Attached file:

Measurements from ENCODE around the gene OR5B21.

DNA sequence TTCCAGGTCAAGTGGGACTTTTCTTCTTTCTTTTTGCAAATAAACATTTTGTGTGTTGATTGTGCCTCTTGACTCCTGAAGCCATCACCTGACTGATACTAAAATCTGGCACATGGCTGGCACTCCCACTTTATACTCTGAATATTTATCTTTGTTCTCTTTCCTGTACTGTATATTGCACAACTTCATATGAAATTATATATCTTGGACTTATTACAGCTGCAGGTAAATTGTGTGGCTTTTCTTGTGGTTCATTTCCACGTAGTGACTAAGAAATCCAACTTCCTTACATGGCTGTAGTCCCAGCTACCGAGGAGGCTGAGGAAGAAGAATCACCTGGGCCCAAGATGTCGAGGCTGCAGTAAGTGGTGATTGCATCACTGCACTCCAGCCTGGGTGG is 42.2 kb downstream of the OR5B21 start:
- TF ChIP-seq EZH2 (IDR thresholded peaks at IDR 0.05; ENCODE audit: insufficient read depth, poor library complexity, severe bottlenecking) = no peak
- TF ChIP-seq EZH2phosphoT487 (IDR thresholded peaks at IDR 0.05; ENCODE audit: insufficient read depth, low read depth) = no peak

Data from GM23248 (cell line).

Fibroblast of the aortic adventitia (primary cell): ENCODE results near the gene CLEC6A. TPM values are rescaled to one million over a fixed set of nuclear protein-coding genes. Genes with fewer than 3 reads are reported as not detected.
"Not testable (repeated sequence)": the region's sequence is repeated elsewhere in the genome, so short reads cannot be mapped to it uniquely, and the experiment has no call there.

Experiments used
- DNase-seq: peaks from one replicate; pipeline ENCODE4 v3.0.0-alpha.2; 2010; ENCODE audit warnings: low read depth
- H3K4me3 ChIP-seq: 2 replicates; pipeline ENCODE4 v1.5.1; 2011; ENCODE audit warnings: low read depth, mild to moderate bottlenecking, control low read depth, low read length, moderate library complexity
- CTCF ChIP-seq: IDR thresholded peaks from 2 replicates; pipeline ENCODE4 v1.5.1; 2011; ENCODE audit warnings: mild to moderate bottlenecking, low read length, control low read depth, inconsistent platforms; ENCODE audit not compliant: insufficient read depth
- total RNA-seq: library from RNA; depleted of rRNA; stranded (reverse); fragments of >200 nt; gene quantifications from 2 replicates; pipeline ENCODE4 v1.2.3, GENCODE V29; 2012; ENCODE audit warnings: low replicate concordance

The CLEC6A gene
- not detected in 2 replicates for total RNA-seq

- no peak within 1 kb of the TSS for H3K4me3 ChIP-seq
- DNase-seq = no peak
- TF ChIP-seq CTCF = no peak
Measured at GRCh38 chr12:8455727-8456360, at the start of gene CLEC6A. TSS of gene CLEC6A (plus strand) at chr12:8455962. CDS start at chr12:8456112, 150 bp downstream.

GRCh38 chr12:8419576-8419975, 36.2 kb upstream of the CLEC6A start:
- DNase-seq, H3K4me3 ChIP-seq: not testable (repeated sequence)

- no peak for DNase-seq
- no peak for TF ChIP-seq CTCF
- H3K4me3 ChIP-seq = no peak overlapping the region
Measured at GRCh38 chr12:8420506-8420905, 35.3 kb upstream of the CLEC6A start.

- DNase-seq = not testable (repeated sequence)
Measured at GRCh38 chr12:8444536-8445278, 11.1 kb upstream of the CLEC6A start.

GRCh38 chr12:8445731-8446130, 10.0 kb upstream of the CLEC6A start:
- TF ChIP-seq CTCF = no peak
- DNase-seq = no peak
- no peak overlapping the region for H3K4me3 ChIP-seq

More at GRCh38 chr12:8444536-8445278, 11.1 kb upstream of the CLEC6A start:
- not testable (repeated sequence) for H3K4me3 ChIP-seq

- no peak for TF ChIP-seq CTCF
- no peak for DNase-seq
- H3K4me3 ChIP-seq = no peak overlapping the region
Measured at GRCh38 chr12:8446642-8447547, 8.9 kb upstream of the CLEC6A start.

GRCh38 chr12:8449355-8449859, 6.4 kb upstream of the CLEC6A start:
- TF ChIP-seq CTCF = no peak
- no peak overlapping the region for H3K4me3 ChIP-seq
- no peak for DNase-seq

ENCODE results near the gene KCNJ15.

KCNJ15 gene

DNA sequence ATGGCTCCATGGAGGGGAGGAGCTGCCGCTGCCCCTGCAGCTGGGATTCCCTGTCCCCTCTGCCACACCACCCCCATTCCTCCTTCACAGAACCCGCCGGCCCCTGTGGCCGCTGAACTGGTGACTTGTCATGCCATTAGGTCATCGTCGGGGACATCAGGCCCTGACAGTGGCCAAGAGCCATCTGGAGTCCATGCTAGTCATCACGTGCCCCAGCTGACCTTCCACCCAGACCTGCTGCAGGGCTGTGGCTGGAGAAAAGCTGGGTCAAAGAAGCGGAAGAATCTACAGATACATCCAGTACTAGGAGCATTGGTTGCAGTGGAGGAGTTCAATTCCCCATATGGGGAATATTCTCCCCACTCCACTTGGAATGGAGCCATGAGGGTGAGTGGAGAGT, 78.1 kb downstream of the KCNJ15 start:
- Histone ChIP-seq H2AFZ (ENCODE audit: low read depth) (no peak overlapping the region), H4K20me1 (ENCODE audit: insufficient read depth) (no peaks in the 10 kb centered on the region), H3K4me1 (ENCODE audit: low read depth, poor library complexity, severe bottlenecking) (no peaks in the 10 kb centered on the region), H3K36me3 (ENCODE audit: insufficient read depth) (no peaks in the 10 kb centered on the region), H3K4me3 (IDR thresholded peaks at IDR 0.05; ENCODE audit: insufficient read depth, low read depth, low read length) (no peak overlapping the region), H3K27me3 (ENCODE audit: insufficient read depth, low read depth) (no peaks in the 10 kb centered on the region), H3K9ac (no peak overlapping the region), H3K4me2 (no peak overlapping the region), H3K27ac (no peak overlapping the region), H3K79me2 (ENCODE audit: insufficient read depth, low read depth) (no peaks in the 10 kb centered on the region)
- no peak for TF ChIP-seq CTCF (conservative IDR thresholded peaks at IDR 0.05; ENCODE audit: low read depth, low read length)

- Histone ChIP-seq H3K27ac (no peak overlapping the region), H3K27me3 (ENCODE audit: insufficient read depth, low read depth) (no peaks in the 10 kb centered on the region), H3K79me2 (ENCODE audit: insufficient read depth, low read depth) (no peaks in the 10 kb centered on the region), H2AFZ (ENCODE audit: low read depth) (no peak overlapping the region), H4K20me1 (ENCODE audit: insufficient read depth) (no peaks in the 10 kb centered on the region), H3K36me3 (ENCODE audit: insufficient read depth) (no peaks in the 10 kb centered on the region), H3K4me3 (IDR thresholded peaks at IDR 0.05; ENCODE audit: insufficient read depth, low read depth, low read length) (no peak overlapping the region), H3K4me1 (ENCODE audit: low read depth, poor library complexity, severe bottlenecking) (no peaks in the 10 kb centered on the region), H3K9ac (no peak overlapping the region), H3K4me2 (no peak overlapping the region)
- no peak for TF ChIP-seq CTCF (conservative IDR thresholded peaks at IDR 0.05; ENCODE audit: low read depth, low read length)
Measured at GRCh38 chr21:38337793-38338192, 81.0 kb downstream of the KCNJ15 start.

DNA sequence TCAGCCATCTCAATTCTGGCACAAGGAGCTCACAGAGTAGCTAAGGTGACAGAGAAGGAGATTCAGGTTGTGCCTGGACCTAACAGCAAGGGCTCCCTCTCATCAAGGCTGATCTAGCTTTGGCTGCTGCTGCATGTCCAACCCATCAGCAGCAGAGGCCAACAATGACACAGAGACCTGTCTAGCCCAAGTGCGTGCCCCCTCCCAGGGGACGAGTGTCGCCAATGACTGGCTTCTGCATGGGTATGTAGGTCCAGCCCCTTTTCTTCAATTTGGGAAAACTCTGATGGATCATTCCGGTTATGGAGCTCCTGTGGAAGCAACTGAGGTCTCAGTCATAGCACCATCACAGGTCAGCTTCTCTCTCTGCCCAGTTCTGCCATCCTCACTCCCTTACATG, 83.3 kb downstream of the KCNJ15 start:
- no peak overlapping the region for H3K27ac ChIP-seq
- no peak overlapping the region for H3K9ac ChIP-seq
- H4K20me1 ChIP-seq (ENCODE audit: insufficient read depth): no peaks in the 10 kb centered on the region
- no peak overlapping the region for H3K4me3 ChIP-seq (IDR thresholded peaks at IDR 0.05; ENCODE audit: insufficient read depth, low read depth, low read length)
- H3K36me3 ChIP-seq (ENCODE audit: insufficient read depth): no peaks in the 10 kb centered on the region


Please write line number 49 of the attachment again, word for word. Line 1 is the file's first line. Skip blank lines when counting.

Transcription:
DNA sequence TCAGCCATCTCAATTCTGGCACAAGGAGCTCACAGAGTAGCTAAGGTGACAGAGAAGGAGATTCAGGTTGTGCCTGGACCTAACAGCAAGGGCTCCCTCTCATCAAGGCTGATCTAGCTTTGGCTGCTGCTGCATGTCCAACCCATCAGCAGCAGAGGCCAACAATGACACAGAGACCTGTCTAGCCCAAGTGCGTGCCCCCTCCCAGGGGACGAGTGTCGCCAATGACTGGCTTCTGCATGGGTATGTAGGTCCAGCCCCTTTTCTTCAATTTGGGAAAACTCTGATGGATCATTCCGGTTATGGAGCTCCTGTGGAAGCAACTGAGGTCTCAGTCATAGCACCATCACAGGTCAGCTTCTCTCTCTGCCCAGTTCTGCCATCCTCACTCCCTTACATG, 83.3 kb downstream of the KCNJ15 start: